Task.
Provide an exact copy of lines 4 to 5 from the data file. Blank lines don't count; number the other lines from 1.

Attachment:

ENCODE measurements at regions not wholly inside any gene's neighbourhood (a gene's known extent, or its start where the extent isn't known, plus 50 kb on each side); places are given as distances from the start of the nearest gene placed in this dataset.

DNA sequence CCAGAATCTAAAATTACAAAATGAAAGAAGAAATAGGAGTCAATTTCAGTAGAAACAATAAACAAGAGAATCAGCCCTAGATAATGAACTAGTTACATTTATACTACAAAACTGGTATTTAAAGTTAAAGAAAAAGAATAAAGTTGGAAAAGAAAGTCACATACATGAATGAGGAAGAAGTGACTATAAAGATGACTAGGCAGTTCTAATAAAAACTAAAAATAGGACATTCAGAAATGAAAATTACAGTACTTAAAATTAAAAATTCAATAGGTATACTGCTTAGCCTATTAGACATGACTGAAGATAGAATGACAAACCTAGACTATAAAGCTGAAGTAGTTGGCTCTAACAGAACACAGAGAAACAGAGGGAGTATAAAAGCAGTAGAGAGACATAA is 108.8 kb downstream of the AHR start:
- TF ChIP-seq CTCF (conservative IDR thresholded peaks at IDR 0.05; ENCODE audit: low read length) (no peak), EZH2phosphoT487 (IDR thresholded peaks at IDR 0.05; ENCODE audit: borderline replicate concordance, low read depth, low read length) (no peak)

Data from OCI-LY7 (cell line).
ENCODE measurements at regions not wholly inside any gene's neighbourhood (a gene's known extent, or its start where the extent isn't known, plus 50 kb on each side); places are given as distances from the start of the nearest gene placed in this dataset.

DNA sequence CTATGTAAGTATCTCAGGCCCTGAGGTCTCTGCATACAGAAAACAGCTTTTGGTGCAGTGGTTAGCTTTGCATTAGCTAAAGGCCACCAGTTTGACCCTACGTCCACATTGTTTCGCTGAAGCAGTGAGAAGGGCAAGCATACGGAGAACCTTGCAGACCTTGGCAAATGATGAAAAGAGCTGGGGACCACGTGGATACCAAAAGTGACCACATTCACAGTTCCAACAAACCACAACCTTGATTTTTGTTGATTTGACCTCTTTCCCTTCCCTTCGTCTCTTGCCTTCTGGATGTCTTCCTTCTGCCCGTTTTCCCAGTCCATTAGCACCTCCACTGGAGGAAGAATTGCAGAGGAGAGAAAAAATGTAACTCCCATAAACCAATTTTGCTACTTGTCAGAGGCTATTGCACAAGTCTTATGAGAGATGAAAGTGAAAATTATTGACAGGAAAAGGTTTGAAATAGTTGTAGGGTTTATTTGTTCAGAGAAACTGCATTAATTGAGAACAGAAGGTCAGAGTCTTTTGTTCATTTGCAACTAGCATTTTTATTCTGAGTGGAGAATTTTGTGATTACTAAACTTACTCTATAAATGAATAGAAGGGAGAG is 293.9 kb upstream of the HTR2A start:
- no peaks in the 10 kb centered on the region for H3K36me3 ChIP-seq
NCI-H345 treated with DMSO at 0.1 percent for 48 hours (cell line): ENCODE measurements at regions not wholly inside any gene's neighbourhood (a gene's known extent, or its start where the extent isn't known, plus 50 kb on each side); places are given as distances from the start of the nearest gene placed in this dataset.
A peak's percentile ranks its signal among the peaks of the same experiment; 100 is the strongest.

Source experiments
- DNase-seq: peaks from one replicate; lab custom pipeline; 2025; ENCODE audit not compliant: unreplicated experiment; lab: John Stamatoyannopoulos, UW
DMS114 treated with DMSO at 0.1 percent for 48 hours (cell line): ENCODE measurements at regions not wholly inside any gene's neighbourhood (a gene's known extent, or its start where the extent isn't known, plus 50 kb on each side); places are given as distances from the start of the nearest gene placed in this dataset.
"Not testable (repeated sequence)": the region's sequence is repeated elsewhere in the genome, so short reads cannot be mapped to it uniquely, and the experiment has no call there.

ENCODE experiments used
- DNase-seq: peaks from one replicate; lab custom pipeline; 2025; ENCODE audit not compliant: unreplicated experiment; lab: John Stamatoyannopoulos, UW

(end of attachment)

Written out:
Data from OCI-LY7 (cell line).
ENCODE measurements at regions not wholly inside any gene's neighbourhood (a gene's known extent, or its start where the extent isn't known, plus 50 kb on each side); places are given as distances from the start of the nearest gene placed in this dataset.